Book Review: An Introduction to the Book of Abraham

Hugh Nibley once quipped that the controversy surrounding the Book of Abraham was “a great fuss . . . being made about a scrap of papyrus.”1 Were it not for the fact that it is tied up in religious polemics involving Joseph Smith, founder and first prophet of The Church of Jesus Christ of Latter-day Saints, there would probably be little care outside a handful of Egyptologists who specialize in Greco-Roman Egyptian religious literature for the text commonly designated the Book of Breathings; what the ancient Egyptians themselves called the šˁt n snsn ỉr.n ˁIst n snỉ.s Wsỉr, or the Document of Breathings Made by Isis for Her Brother Osiris.2 But because the text is tied to a book of scripture claiming to be “a translation of . . . the writings of Abraham, while he was in Egypt,”3 there has been an unusual amount of interest (to say nothing of a boisterous fracas) among laypersons surrounding this “scrap of papyrus.”

One major problem is that anyone wishing to better understand the Book of Abraham and the associated Joseph Smith Papyri is going to face a mountainous climb that traverses a number of interdisciplinary crests and vales. As Nibley observed:

Consider for a moment the scope and complexity of the materials with which the student must cope if he would undertake a serious study of the Book of Abraham’s authenticity. At the very least he must be thoroughly familiar with (1) the texts of the “Joseph Smith Papyri” identified as belonging to the Book of the Dead, (2) the content and nature of mysterious “Sen-sen” fragment, (3) the so-called “Egyptian Alphabet and Grammar” attributed to Joseph Smith, (4) statements by and about Joseph Smith concerning the nature of the Book of Abraham and its origin, (5) the original document of Facsimile 1 with its accompanying hieroglyphic inscriptions, (6) the text of the Book of Abraham itself in its various editions, (7) the three facsimiles as reproduced in various editions of the Pearl of Great Price, (8) Joseph Smith’s explanation of the facsimiles, (9) the large and growing literature of ancient traditions and legends about Abraham in Hebrew, Aramaic, Arabic, Greek, Slavonic, etc., and (10) the studies and opinions of modern scholars on all aspects of the Book of Abraham.4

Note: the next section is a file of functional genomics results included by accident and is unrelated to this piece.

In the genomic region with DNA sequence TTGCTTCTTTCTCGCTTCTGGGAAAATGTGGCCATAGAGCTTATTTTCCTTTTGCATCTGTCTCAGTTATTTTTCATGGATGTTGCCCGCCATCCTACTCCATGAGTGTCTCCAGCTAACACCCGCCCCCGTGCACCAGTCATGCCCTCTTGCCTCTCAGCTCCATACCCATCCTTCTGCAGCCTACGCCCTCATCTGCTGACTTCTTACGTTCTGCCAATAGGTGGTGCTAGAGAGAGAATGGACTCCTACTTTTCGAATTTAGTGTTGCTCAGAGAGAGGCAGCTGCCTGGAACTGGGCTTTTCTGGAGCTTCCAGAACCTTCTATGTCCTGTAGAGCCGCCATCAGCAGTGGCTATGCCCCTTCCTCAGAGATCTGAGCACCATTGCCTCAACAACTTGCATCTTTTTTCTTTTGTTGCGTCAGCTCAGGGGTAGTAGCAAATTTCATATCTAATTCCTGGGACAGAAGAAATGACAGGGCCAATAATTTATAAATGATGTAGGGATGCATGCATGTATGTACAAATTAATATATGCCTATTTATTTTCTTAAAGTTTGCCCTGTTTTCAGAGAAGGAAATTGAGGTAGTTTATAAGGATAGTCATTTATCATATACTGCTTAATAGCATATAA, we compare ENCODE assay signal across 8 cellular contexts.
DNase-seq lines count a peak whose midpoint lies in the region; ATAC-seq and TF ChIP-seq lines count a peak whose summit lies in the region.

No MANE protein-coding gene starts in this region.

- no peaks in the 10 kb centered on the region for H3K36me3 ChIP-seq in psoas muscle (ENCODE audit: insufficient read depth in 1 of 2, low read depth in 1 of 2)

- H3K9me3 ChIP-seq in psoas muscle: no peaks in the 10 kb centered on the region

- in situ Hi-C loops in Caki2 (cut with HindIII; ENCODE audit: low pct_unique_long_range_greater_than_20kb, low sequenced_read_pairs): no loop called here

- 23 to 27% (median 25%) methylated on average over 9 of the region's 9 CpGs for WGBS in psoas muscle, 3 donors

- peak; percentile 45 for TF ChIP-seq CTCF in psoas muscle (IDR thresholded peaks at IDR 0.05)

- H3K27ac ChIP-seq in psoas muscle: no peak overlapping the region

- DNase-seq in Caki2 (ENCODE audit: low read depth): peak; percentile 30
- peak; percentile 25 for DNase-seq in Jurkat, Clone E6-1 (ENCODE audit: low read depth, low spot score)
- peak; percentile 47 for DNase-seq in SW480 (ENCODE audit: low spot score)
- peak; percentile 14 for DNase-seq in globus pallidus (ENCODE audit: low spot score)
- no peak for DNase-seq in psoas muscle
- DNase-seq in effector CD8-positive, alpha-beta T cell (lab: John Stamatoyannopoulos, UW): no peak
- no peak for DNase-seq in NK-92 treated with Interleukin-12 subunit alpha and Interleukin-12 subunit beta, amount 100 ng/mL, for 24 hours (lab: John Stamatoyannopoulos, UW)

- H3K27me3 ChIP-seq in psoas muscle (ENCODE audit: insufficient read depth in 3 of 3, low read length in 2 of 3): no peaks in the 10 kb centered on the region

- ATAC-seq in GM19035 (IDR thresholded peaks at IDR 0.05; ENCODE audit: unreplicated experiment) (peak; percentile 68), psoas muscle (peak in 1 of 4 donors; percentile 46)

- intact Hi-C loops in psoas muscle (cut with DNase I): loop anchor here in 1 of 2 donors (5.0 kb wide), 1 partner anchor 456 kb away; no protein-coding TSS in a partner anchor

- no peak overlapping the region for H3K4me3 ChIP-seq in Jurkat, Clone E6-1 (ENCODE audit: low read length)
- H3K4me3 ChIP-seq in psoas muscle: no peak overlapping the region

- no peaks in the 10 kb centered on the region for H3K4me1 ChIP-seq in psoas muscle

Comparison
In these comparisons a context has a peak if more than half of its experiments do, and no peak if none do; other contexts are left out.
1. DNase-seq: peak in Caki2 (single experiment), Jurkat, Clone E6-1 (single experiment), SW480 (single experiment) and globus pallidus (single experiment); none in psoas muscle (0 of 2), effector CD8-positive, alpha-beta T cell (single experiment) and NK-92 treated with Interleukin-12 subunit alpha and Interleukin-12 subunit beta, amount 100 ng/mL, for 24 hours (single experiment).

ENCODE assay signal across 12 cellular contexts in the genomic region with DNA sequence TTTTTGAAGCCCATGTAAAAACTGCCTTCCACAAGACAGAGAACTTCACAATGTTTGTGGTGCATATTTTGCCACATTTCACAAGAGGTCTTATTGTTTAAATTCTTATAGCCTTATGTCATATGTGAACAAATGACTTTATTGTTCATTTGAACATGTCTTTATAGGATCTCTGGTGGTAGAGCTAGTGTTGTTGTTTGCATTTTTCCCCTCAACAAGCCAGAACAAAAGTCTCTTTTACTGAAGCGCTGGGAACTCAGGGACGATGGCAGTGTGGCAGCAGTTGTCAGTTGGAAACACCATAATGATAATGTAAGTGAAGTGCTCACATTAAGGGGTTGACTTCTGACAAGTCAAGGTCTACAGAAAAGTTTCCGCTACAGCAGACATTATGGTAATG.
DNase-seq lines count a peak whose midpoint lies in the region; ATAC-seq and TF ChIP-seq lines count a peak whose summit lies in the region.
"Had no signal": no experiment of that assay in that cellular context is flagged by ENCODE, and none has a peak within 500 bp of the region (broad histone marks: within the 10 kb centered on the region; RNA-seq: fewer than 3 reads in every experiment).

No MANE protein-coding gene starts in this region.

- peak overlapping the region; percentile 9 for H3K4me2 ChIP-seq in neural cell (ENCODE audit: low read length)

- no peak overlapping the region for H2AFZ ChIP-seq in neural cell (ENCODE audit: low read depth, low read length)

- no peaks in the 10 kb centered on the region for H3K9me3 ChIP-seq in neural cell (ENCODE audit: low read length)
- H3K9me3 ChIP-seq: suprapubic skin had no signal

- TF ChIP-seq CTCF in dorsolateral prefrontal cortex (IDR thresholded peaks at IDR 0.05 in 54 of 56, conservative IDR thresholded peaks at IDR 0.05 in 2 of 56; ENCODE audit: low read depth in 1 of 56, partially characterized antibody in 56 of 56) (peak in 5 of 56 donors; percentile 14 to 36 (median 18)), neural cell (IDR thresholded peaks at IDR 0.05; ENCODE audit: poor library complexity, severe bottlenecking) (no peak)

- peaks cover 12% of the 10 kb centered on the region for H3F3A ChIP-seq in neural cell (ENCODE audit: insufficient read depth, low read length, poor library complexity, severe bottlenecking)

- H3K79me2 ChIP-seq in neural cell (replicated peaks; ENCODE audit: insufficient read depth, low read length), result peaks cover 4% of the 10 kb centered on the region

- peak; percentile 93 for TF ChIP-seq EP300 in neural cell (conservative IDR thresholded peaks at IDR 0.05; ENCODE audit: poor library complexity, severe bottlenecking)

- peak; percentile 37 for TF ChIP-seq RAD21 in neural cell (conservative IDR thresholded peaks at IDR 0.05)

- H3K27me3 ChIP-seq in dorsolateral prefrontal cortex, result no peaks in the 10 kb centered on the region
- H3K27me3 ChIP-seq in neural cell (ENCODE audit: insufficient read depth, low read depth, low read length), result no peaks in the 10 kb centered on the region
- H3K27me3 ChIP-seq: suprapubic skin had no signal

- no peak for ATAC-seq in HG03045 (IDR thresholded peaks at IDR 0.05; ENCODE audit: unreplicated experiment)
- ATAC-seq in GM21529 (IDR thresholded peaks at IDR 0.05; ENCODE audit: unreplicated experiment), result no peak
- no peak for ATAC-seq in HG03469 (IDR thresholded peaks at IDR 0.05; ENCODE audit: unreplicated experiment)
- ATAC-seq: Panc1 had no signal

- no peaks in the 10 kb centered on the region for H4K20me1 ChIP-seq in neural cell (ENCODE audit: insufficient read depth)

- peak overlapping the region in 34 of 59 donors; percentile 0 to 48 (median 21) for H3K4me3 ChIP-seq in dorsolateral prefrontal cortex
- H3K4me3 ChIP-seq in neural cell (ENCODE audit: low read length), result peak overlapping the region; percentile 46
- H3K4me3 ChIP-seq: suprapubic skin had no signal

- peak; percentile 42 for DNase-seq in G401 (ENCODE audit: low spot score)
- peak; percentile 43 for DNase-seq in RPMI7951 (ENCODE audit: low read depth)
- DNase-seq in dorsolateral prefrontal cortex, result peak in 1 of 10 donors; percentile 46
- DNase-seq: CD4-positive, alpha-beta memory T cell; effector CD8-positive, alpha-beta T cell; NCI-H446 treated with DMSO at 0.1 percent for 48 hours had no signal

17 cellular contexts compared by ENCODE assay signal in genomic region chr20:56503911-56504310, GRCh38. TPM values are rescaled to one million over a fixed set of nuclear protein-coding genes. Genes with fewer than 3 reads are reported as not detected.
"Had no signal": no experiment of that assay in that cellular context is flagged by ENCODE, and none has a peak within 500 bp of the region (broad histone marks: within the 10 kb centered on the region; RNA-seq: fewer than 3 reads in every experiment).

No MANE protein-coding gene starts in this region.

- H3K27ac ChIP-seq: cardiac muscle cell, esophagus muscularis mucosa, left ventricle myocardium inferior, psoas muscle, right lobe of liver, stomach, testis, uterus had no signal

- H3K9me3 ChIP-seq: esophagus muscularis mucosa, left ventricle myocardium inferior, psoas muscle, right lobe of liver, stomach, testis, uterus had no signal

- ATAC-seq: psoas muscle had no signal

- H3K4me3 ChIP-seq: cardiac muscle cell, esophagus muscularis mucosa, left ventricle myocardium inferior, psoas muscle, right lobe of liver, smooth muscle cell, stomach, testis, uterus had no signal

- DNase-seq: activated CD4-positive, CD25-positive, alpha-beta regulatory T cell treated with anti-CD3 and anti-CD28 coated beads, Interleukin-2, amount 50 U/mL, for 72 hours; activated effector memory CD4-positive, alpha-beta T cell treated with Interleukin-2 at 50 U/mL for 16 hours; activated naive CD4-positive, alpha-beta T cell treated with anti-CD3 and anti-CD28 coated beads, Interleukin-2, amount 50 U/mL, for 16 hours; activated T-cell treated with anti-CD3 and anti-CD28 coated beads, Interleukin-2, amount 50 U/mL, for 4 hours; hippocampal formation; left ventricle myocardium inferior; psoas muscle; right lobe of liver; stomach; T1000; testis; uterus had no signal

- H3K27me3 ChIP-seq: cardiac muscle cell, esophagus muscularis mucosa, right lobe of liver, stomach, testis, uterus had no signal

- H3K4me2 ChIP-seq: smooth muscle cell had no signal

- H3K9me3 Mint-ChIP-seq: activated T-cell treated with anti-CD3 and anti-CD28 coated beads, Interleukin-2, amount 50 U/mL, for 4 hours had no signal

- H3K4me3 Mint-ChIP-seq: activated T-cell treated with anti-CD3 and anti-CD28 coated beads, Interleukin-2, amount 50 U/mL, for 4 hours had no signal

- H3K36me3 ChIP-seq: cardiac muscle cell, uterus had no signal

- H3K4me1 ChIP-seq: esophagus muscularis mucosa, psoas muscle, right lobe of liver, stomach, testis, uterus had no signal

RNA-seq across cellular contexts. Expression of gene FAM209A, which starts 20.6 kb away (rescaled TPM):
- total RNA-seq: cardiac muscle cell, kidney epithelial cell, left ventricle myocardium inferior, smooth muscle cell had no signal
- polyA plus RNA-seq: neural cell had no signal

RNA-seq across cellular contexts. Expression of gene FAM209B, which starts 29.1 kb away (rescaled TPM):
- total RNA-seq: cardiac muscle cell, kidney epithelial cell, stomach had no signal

Thankfully there are knowledgeable guides who are well-equipped to lead us on the journey. One such reliable escort is John Gee, who has studied the Book of Abraham and the Joseph Smith Papyri extensively, and has left voluminous writings on the subject.5 In 2000 Gee published his introductory guide to the Joseph Smith Papyri.6 His new offering with the Religious Studies Center at Brigham Young University, An Introduction to the Book of Abraham, builds on his decades of scholarship and widens his scope to include not just the papyri but the Book of Abraham.7 It is a book that fills a much-needed void, as there are heretofore no introductory works on the Book of Abraham to speak of that are accessible to a general audience while still being grounded in top-shelf scholarship. “The goal with the Introduction to the Book of Abraham is to make reliable information about the Book of Abraham accessible to the general reader” (p. ix). Gee’s book laudably accomplishes this goal. This is indeed something to celebrate, since most treatments on the Book of Abraham and the Joseph Smith Papyri are usually: (A) too technical, and thus riddled with academic jargon only comprehensible to scholars, (B) too general or amateurish, and thus riddled with inaccuracies, (C) too hyper-focused on just this or that single aspect of the issue, and/or (D) scattered across various journals, monographs, and edited collections, some of which are more accessible (and affordable) to a general reader than others. An Introduction to the Book of Abraham largely remedies this problem. Gee keeps his treatment scholarly while not bogged down in academese, general while not being loose with the data, focused on the main issues without becoming pedantic, and easily accessible at an affordable $20.00.

The organization of An Introduction to the Book of Abraham flows logically and keeps the reader’s attention. Gee begins with an overview of the background of the papyri (pp. 1–12), their acquisition by Joseph Smith and their chain of custody from his death to their return to the Church in 1967 (pp. 13–42), the content of the Abrahamic record Joseph translated (pp. 43–48), the relationship between the Book of Abraham and the Joseph Smith Papyri (pp. 83–86), and the evidence for the historicity of the text (pp. 87–142). Gee likewise provides overviews of what we know about the ancient owners of the papyri (pp. 57–72) and their contents (pp. 73–82). He also discusses the Facsimiles (pp. 143–156) and the role of the Book of Abraham as scripture in the Church today (pp. 163–174). The book concludes with a helpful chapter on frequently asked questions that summarizes the main points of discussion (pp. 175–184). I don’t think it’s an exaggeration to say that John Gee is perhaps one of the few people alive who could do all of this by himself. That he is basically able to cover each of the sub-issues identified by Nibley as being necessary to discuss the Book of Abraham intelligently is a monument to his scholarly acumen.